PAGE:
• Armed forces can search any building or premises of disturbed areas to arrest such persons and rescue people unlawfully restrained. The premises can also be checked if suspected of hiding explosives or other hazardous weapons.
  • Armed forces can stop and search vehicles or vessels if they are suspected of carrying such persons or dangerous weapons.
  • All the armed forces and Army officers have legal immunity for every action they take in disturbed areas under AFSPA . Any army person or officer, including state and parliament police of disturbed area, does not have to face any prosecutor actions, suit, or other legal proceedings for any of their acts. Moreover, even the government does not make any judgment on an area being subject to judicial review upon recognising it as a disturbed area.
  • This AFSPA Act also protects a person from any suit, prosecution, and legal proceeding who acts in good faith of the area or has no intention of creating aggressiveness or violence. However, it excludes the approval of the Central Government to exercise the powers discussed by this Act.

Drawbacks of AFSPA

Many critics oppose the AFSPA act on the grounds of providing liberty for human rights abuses or violating them, unleashing violence, and adding fuel to the sequences of violence happening in disturbed areas.

  • Many human rights activists have raised great questions on the act's validity in protecting human rights.
  • Not only in India, but the AFSPA act has several questions from several international experts about its constitutionality under Indian law.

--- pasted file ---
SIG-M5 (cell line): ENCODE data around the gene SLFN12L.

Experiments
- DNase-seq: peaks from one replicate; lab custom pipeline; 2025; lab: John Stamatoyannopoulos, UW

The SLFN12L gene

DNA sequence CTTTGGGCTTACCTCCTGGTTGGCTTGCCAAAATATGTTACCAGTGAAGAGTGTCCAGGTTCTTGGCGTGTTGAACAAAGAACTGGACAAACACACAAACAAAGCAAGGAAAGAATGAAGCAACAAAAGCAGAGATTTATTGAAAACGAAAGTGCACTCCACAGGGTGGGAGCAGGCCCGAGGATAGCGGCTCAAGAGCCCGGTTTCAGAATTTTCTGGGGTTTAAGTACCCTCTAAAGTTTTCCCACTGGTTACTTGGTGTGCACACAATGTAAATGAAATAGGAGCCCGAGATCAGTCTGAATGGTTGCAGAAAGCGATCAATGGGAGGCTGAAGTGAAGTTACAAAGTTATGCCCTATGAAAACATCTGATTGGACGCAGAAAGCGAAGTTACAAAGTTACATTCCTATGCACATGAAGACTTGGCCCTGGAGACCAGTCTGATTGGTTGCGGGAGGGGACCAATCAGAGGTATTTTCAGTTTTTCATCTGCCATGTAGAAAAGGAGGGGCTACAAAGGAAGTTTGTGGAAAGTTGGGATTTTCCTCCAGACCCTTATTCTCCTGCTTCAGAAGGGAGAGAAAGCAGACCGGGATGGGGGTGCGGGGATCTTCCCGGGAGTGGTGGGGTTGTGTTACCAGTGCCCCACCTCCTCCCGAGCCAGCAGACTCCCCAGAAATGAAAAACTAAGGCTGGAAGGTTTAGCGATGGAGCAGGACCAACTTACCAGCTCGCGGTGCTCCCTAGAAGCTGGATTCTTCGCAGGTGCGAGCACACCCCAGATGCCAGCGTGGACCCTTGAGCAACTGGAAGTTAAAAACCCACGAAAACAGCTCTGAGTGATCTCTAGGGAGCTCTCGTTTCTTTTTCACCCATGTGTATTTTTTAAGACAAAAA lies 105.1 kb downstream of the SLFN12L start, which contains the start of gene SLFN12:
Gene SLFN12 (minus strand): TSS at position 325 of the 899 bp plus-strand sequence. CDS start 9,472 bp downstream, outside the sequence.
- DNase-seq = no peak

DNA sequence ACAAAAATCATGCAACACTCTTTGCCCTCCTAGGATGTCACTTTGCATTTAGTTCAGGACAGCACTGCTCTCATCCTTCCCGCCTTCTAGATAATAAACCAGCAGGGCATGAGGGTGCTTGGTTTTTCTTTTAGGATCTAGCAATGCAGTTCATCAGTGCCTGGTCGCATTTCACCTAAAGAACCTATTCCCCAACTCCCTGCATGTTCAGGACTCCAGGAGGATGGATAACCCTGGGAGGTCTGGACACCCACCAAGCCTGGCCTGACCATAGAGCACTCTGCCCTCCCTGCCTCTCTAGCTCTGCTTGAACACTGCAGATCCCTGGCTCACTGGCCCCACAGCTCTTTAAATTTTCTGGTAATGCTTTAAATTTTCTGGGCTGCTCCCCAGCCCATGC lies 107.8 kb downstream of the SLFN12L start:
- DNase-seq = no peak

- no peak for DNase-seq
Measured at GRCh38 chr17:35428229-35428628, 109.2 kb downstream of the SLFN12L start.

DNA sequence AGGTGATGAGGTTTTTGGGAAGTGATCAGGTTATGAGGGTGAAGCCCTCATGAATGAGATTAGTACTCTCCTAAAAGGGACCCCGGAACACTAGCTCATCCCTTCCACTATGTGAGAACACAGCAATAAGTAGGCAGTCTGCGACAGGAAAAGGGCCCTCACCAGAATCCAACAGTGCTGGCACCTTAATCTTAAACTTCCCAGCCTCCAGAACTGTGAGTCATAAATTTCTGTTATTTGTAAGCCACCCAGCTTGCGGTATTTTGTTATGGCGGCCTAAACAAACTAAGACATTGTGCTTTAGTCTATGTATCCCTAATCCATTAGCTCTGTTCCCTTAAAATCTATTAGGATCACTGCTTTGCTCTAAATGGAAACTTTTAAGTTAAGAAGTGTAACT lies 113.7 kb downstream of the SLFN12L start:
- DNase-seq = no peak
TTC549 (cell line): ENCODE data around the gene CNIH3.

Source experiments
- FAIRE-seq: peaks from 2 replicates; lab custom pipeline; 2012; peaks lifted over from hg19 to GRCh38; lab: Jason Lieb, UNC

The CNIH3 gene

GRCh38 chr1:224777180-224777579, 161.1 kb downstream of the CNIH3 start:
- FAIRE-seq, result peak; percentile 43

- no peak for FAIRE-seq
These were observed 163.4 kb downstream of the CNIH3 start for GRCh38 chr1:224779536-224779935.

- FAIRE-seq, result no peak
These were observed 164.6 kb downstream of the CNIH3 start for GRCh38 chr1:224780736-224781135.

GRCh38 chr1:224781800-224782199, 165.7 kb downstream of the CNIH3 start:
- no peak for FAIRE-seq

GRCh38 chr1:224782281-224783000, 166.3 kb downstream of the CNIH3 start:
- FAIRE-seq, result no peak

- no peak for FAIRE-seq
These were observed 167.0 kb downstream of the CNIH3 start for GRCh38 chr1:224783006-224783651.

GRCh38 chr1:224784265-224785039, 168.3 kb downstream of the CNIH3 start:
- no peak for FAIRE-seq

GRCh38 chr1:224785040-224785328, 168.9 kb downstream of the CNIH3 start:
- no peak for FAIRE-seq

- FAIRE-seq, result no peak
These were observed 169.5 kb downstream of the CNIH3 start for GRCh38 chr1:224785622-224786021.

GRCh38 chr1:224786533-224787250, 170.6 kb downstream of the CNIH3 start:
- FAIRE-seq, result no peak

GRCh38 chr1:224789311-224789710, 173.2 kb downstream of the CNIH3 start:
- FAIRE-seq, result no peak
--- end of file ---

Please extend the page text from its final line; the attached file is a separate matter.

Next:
• They even questioned how this act could be justified while considering Article 4 of the ICCPR'.
  • Furthermore, they have also requested to revoke the AFSPA act as they believe it is an outdated and colonial-era law that violates current human rights standards.
  • Most often, the AFSPA act is illustrated as the most despicable and most draconian law that undoubtedly violates international laws.

Impact of AFSPA Act According to Armed Forces

As per the armed forces, the AFSPA act supports & enhances border protection, mitigates violence & insurgency, and many such favorable arguments. Armed forces support entirely and agree with the AFSPA act.

  • According to the armed forces, the act has given them the power and capability to protect borders for long years efficiently.
  • Armed forces believe that the AFSPA act increases the effectiveness of reducing rebellion. A strict law is required to deal with insurgent elements of the country, especially in northeastern regions and Kashmir.
  • Armed forces believe the act boosts their mental well-being and ensures law and order in disturbed areas. And if the act is revoked, it can lead to revolutionaries motivating citizens to file suits against the armed forces.
  • According to the armed forces, revoking this law can have bad effects on operational requirements. Only state armed forces' security capacity might not be sufficient for the assigned role.